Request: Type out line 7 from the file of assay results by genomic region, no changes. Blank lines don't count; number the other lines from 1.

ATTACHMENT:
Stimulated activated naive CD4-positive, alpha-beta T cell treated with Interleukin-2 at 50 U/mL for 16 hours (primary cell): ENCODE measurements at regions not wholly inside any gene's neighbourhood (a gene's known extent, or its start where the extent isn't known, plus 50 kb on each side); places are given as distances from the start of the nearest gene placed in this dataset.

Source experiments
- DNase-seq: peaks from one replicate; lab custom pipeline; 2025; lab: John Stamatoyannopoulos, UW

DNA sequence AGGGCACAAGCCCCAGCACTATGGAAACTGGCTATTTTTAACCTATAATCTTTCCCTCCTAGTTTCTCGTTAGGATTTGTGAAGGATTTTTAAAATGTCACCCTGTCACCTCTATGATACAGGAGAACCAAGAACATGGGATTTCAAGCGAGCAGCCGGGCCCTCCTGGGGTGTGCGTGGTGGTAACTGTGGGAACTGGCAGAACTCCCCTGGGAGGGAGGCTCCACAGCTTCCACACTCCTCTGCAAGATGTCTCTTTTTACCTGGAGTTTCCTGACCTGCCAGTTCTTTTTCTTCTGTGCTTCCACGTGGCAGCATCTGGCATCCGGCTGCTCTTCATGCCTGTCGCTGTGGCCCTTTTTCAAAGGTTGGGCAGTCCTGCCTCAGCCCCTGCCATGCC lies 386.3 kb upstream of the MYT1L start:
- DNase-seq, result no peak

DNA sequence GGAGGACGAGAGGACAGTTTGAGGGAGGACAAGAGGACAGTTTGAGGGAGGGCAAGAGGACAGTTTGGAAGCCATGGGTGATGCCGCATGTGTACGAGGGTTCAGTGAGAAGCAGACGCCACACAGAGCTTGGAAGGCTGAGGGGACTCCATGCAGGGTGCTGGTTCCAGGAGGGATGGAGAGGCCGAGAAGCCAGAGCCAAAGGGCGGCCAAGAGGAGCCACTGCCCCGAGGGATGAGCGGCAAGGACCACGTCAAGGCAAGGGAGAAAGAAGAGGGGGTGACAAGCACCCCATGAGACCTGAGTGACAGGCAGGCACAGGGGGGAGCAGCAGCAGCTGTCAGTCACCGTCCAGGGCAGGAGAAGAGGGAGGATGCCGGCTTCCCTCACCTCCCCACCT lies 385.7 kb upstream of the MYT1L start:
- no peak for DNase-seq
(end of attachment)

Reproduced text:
- no peak for DNase-seq